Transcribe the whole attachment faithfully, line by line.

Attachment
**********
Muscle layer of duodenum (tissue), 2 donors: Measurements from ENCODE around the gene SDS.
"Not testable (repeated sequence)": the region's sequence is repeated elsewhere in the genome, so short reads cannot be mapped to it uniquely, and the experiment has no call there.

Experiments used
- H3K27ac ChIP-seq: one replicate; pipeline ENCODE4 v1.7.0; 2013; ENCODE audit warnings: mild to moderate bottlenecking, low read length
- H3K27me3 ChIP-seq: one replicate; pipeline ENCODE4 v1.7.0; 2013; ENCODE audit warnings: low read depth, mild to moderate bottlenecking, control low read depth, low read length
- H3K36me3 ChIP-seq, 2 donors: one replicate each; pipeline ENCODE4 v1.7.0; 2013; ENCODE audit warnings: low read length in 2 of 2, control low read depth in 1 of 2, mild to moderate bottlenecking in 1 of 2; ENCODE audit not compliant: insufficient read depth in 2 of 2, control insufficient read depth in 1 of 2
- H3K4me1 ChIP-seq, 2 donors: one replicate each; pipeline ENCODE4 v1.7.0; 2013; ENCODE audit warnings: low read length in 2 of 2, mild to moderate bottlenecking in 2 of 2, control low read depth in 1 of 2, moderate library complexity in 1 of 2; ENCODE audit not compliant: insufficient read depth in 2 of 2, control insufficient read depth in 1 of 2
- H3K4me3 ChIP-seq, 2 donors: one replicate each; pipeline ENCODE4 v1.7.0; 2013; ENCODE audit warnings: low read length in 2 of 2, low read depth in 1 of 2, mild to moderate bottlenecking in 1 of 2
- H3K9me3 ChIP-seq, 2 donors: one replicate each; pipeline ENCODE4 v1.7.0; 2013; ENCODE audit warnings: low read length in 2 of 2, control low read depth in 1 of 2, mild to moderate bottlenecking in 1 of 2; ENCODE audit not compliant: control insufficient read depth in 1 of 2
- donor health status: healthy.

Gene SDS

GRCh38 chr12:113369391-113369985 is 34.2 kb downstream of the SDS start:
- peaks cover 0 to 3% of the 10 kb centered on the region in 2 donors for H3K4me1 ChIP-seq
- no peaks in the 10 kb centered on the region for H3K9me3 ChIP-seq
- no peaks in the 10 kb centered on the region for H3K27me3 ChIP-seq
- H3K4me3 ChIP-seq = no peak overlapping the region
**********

Muscle layer of duodenum (tissue), 2 donors: Measurements from ENCODE around the gene SDS.
"Not testable (repeated sequence)": the region's sequence is repeated elsewhere in the genome, so short reads cannot be mapped to it uniquely, and the experiment has no call there.

Experiments used
- H3K27ac ChIP-seq: one replicate; pipeline ENCODE4 v1.7.0; 2013; ENCODE audit warnings: mild to moderate bottlenecking, low read length
- H3K27me3 ChIP-seq: one replicate; pipeline ENCODE4 v1.7.0; 2013; ENCODE audit warnings: low read depth, mild to moderate bottlenecking, control low read depth, low read length
- H3K36me3 ChIP-seq, 2 donors: one replicate each; pipeline ENCODE4 v1.7.0; 2013; ENCODE audit warnings: low read length in 2 of 2, control low read depth in 1 of 2, mild to moderate bottlenecking in 1 of 2; ENCODE audit not compliant: insufficient read depth in 2 of 2, control insufficient read depth in 1 of 2
- H3K4me1 ChIP-seq, 2 donors: one replicate each; pipeline ENCODE4 v1.7.0; 2013; ENCODE audit warnings: low read length in 2 of 2, mild to moderate bottlenecking in 2 of 2, control low read depth in 1 of 2, moderate library complexity in 1 of 2; ENCODE audit not compliant: insufficient read depth in 2 of 2, control insufficient read depth in 1 of 2
- H3K4me3 ChIP-seq, 2 donors: one replicate each; pipeline ENCODE4 v1.7.0; 2013; ENCODE audit warnings: low read length in 2 of 2, low read depth in 1 of 2, mild to moderate bottlenecking in 1 of 2
- H3K9me3 ChIP-seq, 2 donors: one replicate each; pipeline ENCODE4 v1.7.0; 2013; ENCODE audit warnings: low read length in 2 of 2, control low read depth in 1 of 2, mild to moderate bottlenecking in 1 of 2; ENCODE audit not compliant: control insufficient read depth in 1 of 2
- donor health status: healthy.

Gene SDS

GRCh38 chr12:113369391-113369985 is 34.2 kb downstream of the SDS start:
- peaks cover 0 to 3% of the 10 kb centered on the region in 2 donors for H3K4me1 ChIP-seq
- no peaks in the 10 kb centered on the region for H3K9me3 ChIP-seq
- no peaks in the 10 kb centered on the region for H3K27me3 ChIP-seq
- H3K4me3 ChIP-seq = no peak overlapping the region